Typing on a smartphone is old school.
Voice search is where it’s at.
By the time you have taken out your phone, opened your browser, typed in the query, scanned the results and clicked on your preferred answer, maybe you’ve wasted 30 seconds?
Compared this to voice search and you’ll get an answer in the next five seconds.
We’re time-poor. We multi-task. We want answers now.
Voice search is quenching our information thirst, giving us the answers we need, hands-free. In this roundup, you’ll find out more about how voice search is changing the world of marketing.
Aside from the voice search trends, if you’re an AdWords buff then you’ll want to read up on the new affiliate extensions which are a real competitive advantage.
Got a bricks and mortar store? Check out insights on the three factors you absolutely must consider when building a local presence.
For my fellow content writers out there, you’ll definitely want to dive into the 20 platforms to distribute blog content part of this month’s bundle.
(Your round-up mini-directory)
Too busy to read the whole thing? We get it: logistics, synergies, KPIs – all that stuff. Here’s the skim-read version. You really should read the whole article though…You can click on the dot point that takes your fancy and head straight to the relevant section.
In this month’s digital marketing roundup:
- Should I be worried about the increase in voice search?
- Using affiliate location extensions to take over the online advertising world
- 3 factors to consider when building a local presence
- 20 platforms to distribute blog content
- Digital Marketing Short Takes
The World Wide Web is only 29 years young and will gain the big 3 – 0 on the 12th of March in 2019. But the consumer friendly ‘world wide web’ really only boomed in the late 1990’s.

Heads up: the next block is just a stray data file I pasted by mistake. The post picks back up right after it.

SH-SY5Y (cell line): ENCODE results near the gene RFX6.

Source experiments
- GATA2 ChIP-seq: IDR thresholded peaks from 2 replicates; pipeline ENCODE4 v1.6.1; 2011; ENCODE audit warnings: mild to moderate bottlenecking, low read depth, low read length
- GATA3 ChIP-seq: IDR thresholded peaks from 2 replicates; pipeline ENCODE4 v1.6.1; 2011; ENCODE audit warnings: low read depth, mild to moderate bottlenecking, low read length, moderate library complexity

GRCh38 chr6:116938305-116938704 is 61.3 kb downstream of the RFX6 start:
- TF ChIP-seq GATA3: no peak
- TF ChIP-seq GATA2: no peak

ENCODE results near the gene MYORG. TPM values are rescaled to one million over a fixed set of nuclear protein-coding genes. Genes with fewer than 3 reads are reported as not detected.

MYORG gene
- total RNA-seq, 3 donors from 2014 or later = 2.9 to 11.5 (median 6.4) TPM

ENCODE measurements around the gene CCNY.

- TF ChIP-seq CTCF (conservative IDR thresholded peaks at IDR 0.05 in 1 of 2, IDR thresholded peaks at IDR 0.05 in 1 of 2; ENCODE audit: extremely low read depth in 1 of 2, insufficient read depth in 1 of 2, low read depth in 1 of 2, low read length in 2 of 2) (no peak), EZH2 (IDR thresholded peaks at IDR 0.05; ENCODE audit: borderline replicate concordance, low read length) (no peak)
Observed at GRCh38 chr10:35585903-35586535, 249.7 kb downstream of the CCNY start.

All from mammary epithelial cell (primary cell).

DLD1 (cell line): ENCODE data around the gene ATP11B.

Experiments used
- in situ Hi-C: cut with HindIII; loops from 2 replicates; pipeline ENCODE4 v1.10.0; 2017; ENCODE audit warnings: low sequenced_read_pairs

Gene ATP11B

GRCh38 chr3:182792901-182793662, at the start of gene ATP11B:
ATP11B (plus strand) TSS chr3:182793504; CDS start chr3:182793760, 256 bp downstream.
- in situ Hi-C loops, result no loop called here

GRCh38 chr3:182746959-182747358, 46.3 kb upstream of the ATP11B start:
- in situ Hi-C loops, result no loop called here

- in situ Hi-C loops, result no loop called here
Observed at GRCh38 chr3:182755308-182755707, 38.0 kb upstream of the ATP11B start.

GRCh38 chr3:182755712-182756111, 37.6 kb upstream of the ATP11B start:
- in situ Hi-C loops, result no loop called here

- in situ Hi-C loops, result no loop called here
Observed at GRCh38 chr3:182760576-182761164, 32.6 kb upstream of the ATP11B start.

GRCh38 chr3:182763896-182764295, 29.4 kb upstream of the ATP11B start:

During pre-internet days consumers used directories, watched the news or read books to find out information. Businesses relied on word-of-mouth and traditional forms of communication like radio, tv and billboards.
Then came the world of The Internet. Suddenly businesses had innovative new ways to market their services.
As a store owner, you probably said something along these lines when you started online marketing…
“Goodbye carrier pigeons, fly free, your services are no longer needed. I’ve now got this advanced technology called, ‘Email’.
All I need is my customer’s email address.
Or if someone visits my website then I can use these advanced things called ‘Cookies’ to remarket my product.”
Fast forward to 2018.
“Everyone is using mobile devices. I’m going to use location targeting to target potential customers near my store.
I’m even going to give them instructions on how to get to my store using Google maps because let’s face it, millennials don’t know how to use old school maps anymore. All they want is to use the latest technology.
Speaking of new technology, I hear Google Home and Alexa are gaining popularity.
I might need to look into the future of voice search and get ahead of the crowd.”
The increase in voice search has brought up a very valid question. Kevin Gibbons, Co-Founder and CEO of BlueGlass SEO and marketing agency put his two-cents into the voice search debate,
“If ComScore is correct and half of all searches by 2020 are made via voice, a crucial question arises: will we still need websites?”
It’s safe to say carrier pigeons are no longer an effective method of marketing, especially if you’re looking to target 1,000+ people.
As for email. My previous post-purchase email blog series shows that emails are still an important marketing tactic to turn one-off purchases into repeat, loyal customers.